5 steps for top returns from your dairy housing

Investing in new dairy housing should be cost-effective and should deliver the best level of animal welfare. 

Tony Evans, head of business consultancy The Andersons Centre, looks at five points that must be considered before calling in the builders

1. Who owns the farm?

With the potential of a 40-year investment on an owned farm, it is probably simpler to justify an investment in dairy housing by comparing it with a business that is let out (see table) as the total amount repayable is lower.

On a tenanted farm it could be very beneficial to get the landowner to carry out the investment and establish an independent financial agreement (IFA) whereby the landlord would complete the investment by either investing free cash or borrowing against the asset value of the land (something a tenant cannot do).

See also: How to avoid the 9 most common dairy cow housing pitfalls

This could be 100% tax deductible and would leave the tenant free to invest in other assets that do not compromise their balance sheet.

Dairy housing investment costs for owners and tenants

Farm type

Amount borrowed

Borrowing period

Capital repayment

Return on capital based on average interest calculation

Total amount repayable per annum




£200,000/40 =£5,000/year

10% (£10,000/year)


10-year business tenancy



£200,000/10 = £20,000/year

10% (£10,000/year)



£200,000 (landlord)

8% (landlords have lower expectations because they own the asset)

8% of £200,000 = £16,000 a year

2. How big does the investment need to be?

Remember the investment could be for up to 40 years – and most certainly beyond 20 years – so it is important to discuss it with every­one involved in the ownership as well as the next generation.

It is also important to think about how many cows might be kept in the future.

If producer numbers decline at 3-5% each year and production a cow remains relatively flat, then in 20 years’ time each herd could have double the number of cows.

While it would be very unwise to invest in double the housing and facilities now, it is essential to ensure you have a plan to add on facilities at a later date.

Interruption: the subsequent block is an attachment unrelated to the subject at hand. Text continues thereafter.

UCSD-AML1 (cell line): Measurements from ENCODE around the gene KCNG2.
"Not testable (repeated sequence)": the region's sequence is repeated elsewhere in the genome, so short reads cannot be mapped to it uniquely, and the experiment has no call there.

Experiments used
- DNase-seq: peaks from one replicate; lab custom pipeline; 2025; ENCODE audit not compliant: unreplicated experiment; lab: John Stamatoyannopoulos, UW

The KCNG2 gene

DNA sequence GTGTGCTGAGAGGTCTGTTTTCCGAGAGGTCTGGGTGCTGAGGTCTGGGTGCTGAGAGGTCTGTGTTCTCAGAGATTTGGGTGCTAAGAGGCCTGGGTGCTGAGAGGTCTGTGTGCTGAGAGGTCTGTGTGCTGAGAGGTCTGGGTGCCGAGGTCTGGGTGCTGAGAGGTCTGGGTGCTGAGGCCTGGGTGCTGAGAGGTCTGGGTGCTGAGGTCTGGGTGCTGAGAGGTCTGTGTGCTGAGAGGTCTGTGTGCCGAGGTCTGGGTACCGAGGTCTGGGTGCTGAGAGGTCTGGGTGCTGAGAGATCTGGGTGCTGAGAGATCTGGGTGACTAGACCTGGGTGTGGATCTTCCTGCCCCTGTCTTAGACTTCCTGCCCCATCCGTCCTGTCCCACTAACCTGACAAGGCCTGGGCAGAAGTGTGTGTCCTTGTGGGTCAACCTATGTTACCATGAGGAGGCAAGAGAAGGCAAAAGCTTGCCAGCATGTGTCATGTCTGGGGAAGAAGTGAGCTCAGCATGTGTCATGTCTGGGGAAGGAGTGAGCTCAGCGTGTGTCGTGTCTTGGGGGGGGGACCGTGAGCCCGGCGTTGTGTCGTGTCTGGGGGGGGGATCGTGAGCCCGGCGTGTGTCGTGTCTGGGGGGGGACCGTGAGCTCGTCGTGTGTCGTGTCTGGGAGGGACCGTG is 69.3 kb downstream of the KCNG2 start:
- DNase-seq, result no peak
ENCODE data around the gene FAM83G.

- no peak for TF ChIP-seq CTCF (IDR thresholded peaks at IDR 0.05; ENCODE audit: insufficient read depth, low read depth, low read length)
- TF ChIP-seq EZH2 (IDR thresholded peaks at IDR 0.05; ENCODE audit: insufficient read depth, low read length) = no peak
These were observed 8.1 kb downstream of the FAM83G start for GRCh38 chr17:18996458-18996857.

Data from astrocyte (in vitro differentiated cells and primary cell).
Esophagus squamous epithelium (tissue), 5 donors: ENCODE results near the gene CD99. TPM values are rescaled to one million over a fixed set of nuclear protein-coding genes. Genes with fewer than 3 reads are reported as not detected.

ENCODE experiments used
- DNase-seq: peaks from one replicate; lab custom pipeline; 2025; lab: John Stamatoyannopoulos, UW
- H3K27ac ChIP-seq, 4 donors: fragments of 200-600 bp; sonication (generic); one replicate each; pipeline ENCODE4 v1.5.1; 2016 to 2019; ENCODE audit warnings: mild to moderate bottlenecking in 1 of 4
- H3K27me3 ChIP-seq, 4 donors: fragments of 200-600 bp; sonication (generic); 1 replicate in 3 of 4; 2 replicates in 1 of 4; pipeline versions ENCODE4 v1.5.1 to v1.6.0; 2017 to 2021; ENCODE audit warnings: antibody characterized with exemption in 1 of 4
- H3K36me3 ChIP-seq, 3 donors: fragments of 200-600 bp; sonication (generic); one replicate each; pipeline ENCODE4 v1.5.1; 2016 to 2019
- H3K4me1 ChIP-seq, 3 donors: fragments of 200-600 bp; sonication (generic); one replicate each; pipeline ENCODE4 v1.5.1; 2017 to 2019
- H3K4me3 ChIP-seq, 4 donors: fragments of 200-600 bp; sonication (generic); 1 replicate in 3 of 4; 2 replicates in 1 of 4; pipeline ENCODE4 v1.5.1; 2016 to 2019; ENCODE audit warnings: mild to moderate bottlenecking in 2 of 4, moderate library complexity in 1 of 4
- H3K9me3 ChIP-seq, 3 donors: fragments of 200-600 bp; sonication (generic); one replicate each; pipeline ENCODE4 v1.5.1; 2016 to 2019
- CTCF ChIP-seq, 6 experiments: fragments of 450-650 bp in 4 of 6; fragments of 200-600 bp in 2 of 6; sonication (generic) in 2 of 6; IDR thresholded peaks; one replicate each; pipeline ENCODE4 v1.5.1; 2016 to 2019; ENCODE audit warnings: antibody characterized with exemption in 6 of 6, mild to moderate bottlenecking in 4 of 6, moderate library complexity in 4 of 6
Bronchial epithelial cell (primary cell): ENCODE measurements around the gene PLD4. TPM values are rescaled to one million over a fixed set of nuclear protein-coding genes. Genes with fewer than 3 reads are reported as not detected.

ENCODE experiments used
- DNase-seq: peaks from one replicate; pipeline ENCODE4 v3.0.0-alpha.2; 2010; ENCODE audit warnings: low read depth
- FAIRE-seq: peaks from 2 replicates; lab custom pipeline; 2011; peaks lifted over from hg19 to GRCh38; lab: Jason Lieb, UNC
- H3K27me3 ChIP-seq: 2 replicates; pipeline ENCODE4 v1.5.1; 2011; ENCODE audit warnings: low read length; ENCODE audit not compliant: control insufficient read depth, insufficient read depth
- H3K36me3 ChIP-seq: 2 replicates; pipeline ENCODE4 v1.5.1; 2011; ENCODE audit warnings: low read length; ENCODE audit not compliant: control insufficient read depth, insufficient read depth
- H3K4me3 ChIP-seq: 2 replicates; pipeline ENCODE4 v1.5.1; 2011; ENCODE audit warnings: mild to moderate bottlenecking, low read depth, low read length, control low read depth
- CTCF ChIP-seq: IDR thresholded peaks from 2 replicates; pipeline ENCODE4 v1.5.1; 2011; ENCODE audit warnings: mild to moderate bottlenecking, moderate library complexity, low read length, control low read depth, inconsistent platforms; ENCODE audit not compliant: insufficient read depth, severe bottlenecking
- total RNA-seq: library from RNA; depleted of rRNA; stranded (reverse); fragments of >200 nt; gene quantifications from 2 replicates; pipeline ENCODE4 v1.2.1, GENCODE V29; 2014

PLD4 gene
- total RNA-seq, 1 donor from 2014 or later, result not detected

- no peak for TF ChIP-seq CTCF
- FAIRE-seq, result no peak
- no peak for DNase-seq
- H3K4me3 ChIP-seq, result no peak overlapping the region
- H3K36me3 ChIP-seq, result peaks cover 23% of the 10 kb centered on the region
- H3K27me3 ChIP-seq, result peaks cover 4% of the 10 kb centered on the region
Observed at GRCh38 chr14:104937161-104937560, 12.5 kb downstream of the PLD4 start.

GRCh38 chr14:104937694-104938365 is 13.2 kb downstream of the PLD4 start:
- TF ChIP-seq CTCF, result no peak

3. What milk production system will you practise?

The milk price cycles between high and low every four to five years, with planning and profitability best targeted on a milk price paid of the average over such a period. At present this would be sensible at about 25p/litre.

It is essential housing and other facilities are invested in in tandem with the costs of production of the system and caution needs to be applied if the milk price is not underwritten, such as via an aligned contract.

Top tips

  • Think a long way ahead
  • Remember growth and ensure it fits with any future investment
  • Don’t increase the cost of production (self-feed v feeder wagon)
  • Borrow and repay over a realistic period while challenging for a 5% to 10% return on capital
  • The most cost-effective shed could still be one with no roof – it is called a paddock and can save between £1 and £1.50 a cow a day for most conventional housing

When thinking about housing design, time should be a key consideration – with the aim being to reduce feed times for example.

Think system and efficiency, and if your current business is very successful then just repeat the formula – don’t get dragged into something new unless the return on capital increases and you have seen it work financially elsewhere.

4. How will you find the investment?

If your investment plan includes borrowing, be very careful not to put unrealistic pressure on repayment or pay it off before the end of its life expectancy, which is typically 20 years for most builds.

Too many businesses try to repay debt too quickly and put undue pressure on current trading costs and cashflow. Be realistic about repayment terms if you are borrowing money.

Splitting the debt repayment with both fixed and variable interest rates (and the same approach for capital repayment) allows a business to be strong through both a high and low milk price payment.

If there is a cash surplus in a high-milk price environment, it is great to be positive and pay down debt even quicker.

5. Will there be residual value/other use if dairying ceases?

End-of-life value is important. However, beware extra capital cost – where the interest rate may be low, but the operating cost increased due to the scale of investment.